Despite priding itself on being the sole country to emerge from the Arab Spring uprisings as a functioning democracy, Tunisia faces challenges on its new political path.
The cradle of the autocrat-ousting movements that swept the region nine years ago, the North African country has been praised for its democratic progress since the toppling of dictator Zine El Abidine Ben Ali.
But it has faced obstacles in the form of an economic crisis and the resurgence of the former regime elite.
The approach of presidential elections on September 15 has once again raised the question of whether Tunisia’s nascent democracy will last.
Will the elections be fair?
Tunisian and international observers have dismissed the prospect of systematic fraud in the country’s second free presidential election by universal suffrage.
Some breaches have been noted, just as they were in the 2014 presidential election, observers said those shortfalls did not impact the result last time around.
However, many have expressed concern over the timing of the arrest of heavyweight candidate Nabil Karoui.
One elected official, who chose to remain anonymous, said that if the media mogul is genuinely being prosecuted for money laundering, his arrest ten days before the campaign recalls a “bad reflex of old-style politics”.
Karoui’s supporters accused prime minister and rival candidate Youssef Chahed of orchestrating his arrest, having failed to sideline Karoui via a change in the electoral code.
Chahed rejects those accusations.
Selim Kharrat of the political observatory Al Bawsala called the elections “extraordinarily open”.
“It’s proof that there is real freedom to run, and genuine competition,” he said.
Isabelle Werenfels, a researcher at the German Institute for International and Security Affairs (SWP), called the vote a democratic “test” because “it may require accepting the victory of a polarising candidate”, such as Karoui.
Are all the candidates democrats?
Some candidates — like lawyer Abir Moussi, champion of Ben Ali’s Democratic Constitutional Rally (RCD) party — say that freedoms gained since the dictator’s ouster in 2011 mean little in the face of escalating economic difficulties.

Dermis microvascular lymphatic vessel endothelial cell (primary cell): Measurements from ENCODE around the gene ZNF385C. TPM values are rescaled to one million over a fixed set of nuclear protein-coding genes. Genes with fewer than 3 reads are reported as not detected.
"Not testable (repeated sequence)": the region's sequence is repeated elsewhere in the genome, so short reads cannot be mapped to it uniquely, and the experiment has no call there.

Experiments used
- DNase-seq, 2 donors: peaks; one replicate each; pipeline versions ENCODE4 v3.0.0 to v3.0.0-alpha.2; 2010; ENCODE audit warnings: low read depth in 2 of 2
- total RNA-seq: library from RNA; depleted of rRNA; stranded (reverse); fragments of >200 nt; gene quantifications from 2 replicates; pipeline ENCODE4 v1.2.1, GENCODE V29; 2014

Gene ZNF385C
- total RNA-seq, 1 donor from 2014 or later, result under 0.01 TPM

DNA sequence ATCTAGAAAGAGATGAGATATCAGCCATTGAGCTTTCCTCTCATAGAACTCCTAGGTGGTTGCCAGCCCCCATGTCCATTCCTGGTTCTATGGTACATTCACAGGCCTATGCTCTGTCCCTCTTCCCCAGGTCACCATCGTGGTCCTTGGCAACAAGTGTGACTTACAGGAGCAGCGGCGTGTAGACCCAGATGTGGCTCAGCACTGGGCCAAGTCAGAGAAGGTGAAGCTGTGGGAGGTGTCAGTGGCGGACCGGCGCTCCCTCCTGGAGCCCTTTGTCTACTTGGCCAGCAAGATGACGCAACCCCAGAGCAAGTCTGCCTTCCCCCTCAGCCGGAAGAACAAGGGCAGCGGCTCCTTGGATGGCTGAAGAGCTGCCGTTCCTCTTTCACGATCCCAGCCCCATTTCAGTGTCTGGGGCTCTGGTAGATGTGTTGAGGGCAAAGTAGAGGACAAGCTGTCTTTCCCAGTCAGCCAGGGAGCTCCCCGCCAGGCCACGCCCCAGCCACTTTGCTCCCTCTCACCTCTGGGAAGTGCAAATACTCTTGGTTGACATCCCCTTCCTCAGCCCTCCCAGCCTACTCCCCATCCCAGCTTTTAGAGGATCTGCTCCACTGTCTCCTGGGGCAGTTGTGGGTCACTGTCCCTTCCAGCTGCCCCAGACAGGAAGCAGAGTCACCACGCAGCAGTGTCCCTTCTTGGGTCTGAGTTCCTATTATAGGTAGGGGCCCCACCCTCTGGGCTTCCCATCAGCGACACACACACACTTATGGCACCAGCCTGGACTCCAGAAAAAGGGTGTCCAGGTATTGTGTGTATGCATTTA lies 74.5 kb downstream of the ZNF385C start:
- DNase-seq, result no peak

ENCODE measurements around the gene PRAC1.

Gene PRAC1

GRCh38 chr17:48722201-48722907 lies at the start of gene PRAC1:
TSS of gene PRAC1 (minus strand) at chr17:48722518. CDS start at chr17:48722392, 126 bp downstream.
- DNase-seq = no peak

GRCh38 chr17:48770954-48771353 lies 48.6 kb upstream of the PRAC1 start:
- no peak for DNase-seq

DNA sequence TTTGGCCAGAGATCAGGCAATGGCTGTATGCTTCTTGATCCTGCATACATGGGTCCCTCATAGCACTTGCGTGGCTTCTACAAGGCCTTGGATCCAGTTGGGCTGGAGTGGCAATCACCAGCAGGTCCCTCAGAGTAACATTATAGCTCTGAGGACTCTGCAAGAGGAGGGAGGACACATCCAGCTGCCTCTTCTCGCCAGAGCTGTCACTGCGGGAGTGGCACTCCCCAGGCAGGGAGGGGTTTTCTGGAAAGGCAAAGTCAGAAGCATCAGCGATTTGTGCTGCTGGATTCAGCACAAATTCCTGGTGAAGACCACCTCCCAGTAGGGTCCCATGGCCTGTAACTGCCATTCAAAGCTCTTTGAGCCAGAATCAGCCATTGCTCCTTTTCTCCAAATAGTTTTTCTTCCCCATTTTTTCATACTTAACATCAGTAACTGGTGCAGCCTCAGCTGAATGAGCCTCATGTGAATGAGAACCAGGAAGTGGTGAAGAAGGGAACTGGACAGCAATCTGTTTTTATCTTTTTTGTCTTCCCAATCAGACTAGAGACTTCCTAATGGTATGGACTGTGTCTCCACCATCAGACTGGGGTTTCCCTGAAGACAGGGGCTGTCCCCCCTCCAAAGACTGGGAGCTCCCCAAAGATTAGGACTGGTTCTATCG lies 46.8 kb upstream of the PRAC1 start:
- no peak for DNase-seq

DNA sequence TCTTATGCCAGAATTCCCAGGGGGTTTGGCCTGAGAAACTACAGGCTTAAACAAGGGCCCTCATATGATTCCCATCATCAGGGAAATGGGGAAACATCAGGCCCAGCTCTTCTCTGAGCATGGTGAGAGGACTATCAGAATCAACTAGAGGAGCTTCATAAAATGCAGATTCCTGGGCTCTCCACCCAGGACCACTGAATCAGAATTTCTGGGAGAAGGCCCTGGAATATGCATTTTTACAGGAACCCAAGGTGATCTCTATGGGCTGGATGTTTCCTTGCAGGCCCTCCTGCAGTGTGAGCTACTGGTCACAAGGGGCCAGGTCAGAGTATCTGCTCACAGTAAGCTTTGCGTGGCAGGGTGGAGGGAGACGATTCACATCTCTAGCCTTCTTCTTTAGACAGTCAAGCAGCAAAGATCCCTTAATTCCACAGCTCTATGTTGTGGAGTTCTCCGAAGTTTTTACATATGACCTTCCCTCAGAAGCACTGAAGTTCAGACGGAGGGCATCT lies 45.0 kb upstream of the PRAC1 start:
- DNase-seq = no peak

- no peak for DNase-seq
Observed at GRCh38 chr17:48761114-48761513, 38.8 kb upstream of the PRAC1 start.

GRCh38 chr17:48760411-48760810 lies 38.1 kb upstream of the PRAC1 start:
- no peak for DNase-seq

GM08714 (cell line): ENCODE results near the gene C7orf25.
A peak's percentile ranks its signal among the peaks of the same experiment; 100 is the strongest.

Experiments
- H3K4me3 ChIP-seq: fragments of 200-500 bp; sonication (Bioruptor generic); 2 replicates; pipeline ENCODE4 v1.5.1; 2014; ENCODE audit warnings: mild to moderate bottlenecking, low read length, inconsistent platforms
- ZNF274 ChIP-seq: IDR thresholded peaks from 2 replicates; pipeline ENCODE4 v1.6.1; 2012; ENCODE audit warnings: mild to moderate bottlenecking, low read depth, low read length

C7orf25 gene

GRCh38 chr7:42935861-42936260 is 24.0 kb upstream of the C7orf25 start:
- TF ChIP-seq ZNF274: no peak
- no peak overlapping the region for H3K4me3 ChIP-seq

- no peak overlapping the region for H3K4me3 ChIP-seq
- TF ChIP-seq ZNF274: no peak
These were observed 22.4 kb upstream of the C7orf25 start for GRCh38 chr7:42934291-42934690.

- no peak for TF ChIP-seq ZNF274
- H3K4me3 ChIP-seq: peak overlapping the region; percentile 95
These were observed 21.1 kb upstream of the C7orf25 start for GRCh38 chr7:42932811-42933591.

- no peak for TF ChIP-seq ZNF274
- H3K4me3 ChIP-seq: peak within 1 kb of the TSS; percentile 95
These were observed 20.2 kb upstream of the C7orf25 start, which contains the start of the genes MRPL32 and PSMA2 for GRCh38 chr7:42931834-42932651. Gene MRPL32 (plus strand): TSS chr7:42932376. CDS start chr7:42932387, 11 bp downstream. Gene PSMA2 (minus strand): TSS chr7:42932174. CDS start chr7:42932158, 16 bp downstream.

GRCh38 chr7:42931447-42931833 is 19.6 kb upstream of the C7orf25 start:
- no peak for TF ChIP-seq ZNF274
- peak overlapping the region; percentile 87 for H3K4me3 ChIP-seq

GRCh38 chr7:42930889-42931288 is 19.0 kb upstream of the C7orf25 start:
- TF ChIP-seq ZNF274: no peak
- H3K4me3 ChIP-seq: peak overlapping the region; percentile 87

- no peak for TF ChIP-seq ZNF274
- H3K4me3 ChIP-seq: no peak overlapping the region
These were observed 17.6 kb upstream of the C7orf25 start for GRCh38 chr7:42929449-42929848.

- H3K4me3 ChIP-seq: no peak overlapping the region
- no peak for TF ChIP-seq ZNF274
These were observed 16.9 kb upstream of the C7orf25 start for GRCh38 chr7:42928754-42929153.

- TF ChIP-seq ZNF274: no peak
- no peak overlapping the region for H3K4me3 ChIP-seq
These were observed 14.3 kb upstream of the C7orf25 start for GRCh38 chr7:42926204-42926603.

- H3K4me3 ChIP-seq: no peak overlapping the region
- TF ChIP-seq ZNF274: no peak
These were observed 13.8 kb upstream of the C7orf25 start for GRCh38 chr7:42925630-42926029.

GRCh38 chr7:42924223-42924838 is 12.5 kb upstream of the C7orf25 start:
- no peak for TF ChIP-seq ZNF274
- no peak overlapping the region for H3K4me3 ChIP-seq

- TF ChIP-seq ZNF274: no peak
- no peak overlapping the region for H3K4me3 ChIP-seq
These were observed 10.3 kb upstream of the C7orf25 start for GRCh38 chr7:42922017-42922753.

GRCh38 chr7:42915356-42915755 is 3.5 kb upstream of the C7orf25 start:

Some of the 26 hopefuls have also called for the president’s powers to be beefed up, despite the risk this entails in a country led for decades by unchecked strongmen.
These leanings have been reinforced by the inversion of the electoral calendar after the July death of president Beji Caid Essebsi, which forced the presidential vote forward by two months.
Legislative elections are scheduled for October 6 and will now be held in the wake of the first round of the presidential poll.
“The overfocus on the president makes the whole switch de facto, undermining the parliament,” which is supposed to come first, Werenfels said.
Political scientist Hamza Meddeb had similar concerns.
“It’s a democracy where the democrats have little electoral weight, as is often the case during transitions,” he said.
Could Tunisia return to dictatorship?
But despite fatigue at political quarrels and the economic crisis, columnist Ziyed Krichen insisted there would be “no going back… No dictator can assert control in the country.”
Freedom of speech was a key gain of the Arab Spring movement in Tunisia, although abuses are still regularly reported.
In the latest Reporters Without Borders press freedom ranking, Tunisia, 72nd, was at the top of the Middle East and North Africa region, ahead of Lebanon and Israel.
And almost a decade since the revolution, a generation of Tunisians can’t imagine life without democracy.
Among them are members of a very active civil society, which has upped the fight against impunity over torture cases.
But recommendations published in early 2019 by the Truth and Dignity Commission, a transitional body created in 2014 to tackle crimes under the dictatorship, have not been carried out.
The government is meant to propose a plan of action by the end of the year, in particular regarding reforms to the police and judiciary, key mechanisms of Ben Ali’s rule.
But some political officials have been reticent or even openly opposed the commission.
SWP, the German think tank, said in March that serious obstacles still stand in the way of ensuring that gains in Tunisia’s political life are made the norm in other domains, namely the economy and judiciary.
“The danger is that Tunisia becomes a hybrid regime in which democratic elements and processes are muddled with authoritarian reflexes and sometimes anti-democratic measures,” it said in a report.
“Reforming the state apparatus and highly corrupt economic structures is imperative to ensure sustainable social and political stability in Tunisia.”
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